BOULDERING

Bouldering is a style of rock climbing undertaken without a rope and normally limited to very short climbs so that a fall will not result in serious injury. It is typically practiced on large boulders  or artificial man-made boulders. However, it may also be practiced at the base of larger rock faces, or even on buildings or public architecture (see buildering).

Bouldering is a style of climbing emphasizing power, strength, and dynamics. Its focus is on individual moves or short sequences of moves, unlike traditional climbing or sport climbing, which generally demand more endurance over longer stretches of rock where the difficulty of individual moves is not as great. Boulder routes are commonly referred to as problems (a British appellation) because the nature of the climb is often short, curious, and much like problem solving. Sometimes these problems are eliminates, meaning certain artificial restrictions are imposed.

To reduce the risk of injury from a fall, climbers rarely go higher than 3-5 meters above the ground. Anything over 7 meters is generally considered to be free-soloing (or simply 'soloing' in the United Kingdom), although such climbs might also be termed high-ball bouldering problems. For further protection, climbers typically put a bouldering mat (crash pad) on the ground to break their fall. Lastly, climbers often have one or more spotters, who work to direct the climber's body toward the crash pad during a fall, while protecting the climber's head from hazards.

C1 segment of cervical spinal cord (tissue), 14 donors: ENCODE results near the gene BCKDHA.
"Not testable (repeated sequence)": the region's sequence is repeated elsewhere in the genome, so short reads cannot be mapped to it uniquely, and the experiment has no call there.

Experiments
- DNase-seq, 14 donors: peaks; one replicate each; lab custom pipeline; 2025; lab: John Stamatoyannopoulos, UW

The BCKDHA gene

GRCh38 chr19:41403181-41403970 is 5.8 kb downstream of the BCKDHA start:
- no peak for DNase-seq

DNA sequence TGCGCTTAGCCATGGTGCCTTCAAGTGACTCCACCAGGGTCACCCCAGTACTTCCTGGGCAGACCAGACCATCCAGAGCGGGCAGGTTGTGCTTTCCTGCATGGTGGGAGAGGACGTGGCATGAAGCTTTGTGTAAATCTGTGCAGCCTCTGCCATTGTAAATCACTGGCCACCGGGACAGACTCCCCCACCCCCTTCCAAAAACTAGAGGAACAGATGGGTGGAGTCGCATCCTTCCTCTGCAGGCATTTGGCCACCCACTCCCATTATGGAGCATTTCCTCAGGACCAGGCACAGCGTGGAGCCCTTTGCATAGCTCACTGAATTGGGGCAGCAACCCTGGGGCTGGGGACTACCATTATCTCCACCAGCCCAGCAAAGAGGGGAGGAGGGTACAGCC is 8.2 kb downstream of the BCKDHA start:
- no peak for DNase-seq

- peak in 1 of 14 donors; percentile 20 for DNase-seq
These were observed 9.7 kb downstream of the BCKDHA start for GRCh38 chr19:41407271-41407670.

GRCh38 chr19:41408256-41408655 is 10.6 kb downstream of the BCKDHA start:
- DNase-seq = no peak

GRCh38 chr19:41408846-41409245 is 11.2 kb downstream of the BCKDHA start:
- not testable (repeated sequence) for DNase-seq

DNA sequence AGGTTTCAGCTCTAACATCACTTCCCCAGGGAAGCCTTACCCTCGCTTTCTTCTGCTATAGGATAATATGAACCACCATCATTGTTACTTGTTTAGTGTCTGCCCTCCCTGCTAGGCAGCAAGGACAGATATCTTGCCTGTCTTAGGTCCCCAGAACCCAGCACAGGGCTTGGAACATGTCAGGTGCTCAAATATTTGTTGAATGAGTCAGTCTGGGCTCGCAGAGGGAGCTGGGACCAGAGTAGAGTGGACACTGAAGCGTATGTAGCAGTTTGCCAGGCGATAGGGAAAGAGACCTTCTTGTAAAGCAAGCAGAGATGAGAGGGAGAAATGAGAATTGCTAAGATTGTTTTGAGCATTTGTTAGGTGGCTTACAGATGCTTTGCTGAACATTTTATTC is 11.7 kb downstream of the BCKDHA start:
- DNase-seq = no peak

Bouldering is increasing in popularity; bouldering areas are common in indoor climbing gyms and some climbing gyms are dedicated solely to bouldering. Children are joining the sport now as well as adults. In fact, studies have found that young climbers develop better skills as adults from their experience with youthful disadvantages such as height and strength.

Equipment

One of the major appeals of bouldering is its relatively scant equipment requirements. It is not uncommon to see people bouldering with shoes, a chalkbag, and a small mat to wipe their feet on. Although nothing is actually required, common equipment includes:

  • Loose, powdered chalk  as a hand drying agent while climbing.
  • A mattress-like object called a crash pad. These are generally thick, rectangular foam pads with a heavy-duty fabric shell. They are opened and placed at the base of a boulder to cover irregularities in the landing and provide some cushion if the climber falls.
  • Climbing shoes, for better traction and edging capabilities.
  • A brush, or several brushes of differing sizes, typically with nylon bristles but sometimes coarse animal hair, is used to clean holds and is often mounted on a telescopic pole to allow greater reach.
  • Sports tape is useful for covering cuts or blisters, as well as providing support for joints that may have been strained.
  • Clothing usually include a sleeveless shirt and shorts, though anything that's comfortable and flexible enough will generally work